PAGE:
"And you would risk the misery of another world for the gratification of one evil passion in this! Oh, God help you, and forgive you, and turn your heart!"

"God help me, and forgive me, and turn my heart! but not so far as he is consarned. I neither wish it, nor pray for it, and what's more, if you were fifty priests, I never will. Let us drop this subject, then, for so long as we talk of him, I feel as if the blood in my ould veins was all turned into fire."

The priest saw and felt that this was true, and resolved to be guided by the hint he had unconsciously received. To remonstrate with him upon Christian principles, in that mood of mind, would, he knew, be to no purpose. If there were an assailable point about him, he concluded, from his own words, that it was in connection with the sufferings of Lady Gourlay, and the fate of her child. On this point, therefore, he resolved to sound him, and ascertain, without, if possible, alarming him, how far he would go on—whether he felt disposed to advance at all, or not.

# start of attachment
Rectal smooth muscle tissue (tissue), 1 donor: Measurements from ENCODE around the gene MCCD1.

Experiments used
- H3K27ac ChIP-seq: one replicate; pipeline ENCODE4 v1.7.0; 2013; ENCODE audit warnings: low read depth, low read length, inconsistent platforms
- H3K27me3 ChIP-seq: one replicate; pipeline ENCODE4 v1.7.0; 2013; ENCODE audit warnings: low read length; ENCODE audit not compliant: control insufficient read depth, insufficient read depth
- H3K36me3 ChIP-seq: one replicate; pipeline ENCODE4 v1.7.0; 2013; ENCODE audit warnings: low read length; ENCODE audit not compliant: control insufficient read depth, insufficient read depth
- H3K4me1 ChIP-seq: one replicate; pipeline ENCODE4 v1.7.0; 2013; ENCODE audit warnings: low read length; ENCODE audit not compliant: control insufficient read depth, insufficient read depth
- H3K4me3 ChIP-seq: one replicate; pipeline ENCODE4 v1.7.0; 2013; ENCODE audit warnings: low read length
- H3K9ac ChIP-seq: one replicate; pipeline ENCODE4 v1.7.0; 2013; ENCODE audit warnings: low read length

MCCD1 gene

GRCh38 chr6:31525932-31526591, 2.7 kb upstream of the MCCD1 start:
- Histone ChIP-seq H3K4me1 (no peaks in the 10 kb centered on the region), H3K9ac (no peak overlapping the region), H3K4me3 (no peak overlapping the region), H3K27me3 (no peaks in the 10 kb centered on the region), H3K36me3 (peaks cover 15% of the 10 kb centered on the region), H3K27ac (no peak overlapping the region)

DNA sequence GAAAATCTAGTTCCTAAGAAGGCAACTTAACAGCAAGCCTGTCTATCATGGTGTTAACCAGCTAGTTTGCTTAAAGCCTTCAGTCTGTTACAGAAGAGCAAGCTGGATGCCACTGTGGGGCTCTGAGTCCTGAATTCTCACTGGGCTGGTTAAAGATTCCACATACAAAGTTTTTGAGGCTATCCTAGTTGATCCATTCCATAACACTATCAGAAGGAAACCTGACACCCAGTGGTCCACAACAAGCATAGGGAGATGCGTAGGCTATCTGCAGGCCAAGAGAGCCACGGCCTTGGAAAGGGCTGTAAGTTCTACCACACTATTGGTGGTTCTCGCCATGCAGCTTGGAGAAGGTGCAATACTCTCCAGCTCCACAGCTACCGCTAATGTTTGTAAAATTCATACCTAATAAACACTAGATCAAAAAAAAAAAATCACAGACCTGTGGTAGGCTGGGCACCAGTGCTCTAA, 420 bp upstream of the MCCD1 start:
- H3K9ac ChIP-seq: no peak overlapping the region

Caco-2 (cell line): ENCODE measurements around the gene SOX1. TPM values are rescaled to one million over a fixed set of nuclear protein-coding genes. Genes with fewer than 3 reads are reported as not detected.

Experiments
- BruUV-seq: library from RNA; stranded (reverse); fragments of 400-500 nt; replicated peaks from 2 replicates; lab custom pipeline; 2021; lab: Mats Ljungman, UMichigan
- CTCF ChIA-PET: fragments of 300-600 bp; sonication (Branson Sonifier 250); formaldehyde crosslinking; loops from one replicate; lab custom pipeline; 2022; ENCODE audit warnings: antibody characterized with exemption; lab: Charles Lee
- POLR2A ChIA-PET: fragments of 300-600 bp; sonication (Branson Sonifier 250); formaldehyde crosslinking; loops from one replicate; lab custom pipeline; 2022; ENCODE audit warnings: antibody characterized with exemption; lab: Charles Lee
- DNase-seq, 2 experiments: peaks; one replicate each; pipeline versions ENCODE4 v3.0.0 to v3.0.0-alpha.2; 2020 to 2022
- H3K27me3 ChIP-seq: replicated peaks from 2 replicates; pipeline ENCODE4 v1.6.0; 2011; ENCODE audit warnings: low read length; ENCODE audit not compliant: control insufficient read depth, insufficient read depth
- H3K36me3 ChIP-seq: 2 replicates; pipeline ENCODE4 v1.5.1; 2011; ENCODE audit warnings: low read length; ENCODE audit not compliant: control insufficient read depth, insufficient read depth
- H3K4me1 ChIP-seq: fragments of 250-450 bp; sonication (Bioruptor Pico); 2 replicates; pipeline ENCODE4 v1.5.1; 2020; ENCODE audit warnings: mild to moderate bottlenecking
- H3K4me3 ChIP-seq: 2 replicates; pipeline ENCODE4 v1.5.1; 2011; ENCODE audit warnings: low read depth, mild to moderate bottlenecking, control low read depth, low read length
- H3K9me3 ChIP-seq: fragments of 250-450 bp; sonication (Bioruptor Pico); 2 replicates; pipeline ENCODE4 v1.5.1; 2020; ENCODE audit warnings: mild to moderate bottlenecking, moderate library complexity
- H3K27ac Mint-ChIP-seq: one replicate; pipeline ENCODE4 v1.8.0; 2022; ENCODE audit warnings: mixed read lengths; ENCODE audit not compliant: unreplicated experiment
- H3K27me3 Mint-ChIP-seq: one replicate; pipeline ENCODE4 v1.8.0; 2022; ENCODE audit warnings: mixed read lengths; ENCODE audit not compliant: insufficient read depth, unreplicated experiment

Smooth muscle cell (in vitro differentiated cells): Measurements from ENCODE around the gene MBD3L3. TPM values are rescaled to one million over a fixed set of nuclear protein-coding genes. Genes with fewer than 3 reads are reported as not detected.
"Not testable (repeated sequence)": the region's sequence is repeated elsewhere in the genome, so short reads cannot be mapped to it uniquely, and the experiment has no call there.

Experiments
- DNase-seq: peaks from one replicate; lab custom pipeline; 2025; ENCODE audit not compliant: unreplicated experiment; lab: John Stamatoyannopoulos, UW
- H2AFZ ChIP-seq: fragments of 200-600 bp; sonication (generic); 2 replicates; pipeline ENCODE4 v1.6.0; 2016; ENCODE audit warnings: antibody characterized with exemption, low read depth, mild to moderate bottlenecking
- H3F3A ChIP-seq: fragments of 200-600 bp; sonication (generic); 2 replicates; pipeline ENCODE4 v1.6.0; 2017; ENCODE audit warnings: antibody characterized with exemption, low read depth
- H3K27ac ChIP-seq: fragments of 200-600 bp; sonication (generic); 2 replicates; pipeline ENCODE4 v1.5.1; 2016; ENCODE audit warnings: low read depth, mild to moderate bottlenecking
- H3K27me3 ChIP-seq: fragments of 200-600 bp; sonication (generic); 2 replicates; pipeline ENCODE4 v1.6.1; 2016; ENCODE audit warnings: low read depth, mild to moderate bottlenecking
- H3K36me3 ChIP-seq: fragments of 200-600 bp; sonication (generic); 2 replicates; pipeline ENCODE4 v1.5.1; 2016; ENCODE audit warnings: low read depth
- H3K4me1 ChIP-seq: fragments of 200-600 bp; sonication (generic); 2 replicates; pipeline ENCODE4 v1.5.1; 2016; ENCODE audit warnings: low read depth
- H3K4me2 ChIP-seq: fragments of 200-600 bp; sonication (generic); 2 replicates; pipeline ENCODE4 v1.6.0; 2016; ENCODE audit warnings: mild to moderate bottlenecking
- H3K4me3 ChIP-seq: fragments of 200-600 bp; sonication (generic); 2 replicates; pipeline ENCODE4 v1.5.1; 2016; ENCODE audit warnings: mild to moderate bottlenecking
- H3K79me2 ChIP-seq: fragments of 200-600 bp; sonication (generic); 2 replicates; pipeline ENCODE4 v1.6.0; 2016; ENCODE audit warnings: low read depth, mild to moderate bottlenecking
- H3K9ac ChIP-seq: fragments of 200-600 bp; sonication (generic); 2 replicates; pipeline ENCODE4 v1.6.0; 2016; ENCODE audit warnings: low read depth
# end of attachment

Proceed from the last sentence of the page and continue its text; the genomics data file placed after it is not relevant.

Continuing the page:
"Well," said the priest, "since you are resolved upon an act of vengeance—against which, as a Christian priest and a Christian man, I doubly protest—I think it only right that you should perform an act of justice also. You know it is wrong to confound the innocent with the guilty. There is Lady Gourlay, with the arrow of grief, and probably despair, rankling in her heart for years. Now, you could restore that woman to happiness—you could restore her lost child to happiness, and bid the widowed mother's heart leap for joy."